Only God knows when someone’s time is up. We wants to join with you on this journey, for however long that may be. Days, weeks, months, a year? As long as you need it. To qualify for services, a person needs to be terminal, with an illness that has a life expectancy of 6 months or less. We can’t predict when someone will pass, so many people are on hospice for longer than six months. As long as you or your loved one are terminal and appropriate, you can stay under hospice services for an indefinite amount of time and it is covered by Medicare.

Will hospice provide 24/7 care? Will insurance provide 24/7 care?

Medicare (or other insurance) covers hospice care. That involves supplies, medications, and hospice staff visits. It is not 24/7 care. No insurance can provide 24/7 caregivers*, except Medicaid which will provide it only in a nursing home. Insurance needs to be able to assess the situation and quality of care they pay for. Since they cannot enter your private home to do so, they cannot pay for private caregivers there. Medicaid can and does assess nursing homes regularly, which is why if you need 24/7 care and can’t afford it, Medicaid in a nursing home is the only option that an insurance program provides. All other 24/7 care options are out of pocket cost.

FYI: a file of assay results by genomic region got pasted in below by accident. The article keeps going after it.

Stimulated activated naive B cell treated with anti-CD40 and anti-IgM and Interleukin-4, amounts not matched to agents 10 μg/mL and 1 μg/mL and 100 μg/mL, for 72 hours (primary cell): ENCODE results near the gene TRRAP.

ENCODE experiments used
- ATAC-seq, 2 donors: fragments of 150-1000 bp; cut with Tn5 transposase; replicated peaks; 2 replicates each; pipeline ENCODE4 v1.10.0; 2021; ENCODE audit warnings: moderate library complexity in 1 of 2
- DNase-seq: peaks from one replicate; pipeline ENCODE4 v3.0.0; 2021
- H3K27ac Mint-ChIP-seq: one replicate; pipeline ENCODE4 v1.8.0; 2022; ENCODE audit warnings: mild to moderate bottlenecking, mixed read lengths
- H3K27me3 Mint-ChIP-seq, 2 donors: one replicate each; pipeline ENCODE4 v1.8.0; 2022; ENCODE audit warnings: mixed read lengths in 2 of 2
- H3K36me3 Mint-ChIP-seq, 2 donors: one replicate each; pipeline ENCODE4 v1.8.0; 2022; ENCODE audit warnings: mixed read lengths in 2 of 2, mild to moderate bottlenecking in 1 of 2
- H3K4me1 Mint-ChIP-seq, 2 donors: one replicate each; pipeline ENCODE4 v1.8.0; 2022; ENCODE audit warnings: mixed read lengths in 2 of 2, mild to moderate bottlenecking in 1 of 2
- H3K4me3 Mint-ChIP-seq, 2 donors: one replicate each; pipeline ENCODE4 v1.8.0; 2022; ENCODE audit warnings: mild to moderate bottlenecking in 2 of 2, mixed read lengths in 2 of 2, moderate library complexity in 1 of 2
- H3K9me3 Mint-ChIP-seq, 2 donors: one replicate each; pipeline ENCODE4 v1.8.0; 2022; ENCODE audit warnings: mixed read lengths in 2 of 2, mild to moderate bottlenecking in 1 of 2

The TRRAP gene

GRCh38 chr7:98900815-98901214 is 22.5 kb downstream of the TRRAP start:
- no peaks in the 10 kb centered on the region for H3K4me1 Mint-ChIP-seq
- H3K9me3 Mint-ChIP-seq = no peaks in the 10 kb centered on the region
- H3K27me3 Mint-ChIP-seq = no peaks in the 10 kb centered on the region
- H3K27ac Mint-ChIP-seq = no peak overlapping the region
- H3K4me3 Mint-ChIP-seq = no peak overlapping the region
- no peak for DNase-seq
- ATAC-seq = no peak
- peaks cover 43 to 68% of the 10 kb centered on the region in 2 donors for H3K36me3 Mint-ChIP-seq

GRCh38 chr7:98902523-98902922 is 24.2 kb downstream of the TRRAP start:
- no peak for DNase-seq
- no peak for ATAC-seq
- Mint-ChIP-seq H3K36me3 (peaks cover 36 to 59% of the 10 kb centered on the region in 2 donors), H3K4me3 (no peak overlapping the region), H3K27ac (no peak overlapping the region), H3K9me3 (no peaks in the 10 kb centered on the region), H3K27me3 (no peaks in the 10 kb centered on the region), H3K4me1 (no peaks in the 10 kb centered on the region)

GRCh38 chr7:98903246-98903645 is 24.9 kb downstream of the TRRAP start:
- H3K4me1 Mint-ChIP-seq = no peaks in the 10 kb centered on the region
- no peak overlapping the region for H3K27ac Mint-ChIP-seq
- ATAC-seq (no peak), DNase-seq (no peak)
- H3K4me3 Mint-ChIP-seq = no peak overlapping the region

Hospice is available 24/7 for any issues, concerns, or if a visit is needed via our 1-800 phone number.

*There are some long term care insurance policies that can be bought separately that will pay a portion of funds towards 24/7 care, in home or nursing home, but these are special policies that have to be paid into for years and do not cover the entire bill.

What can a volunteer do for the patient?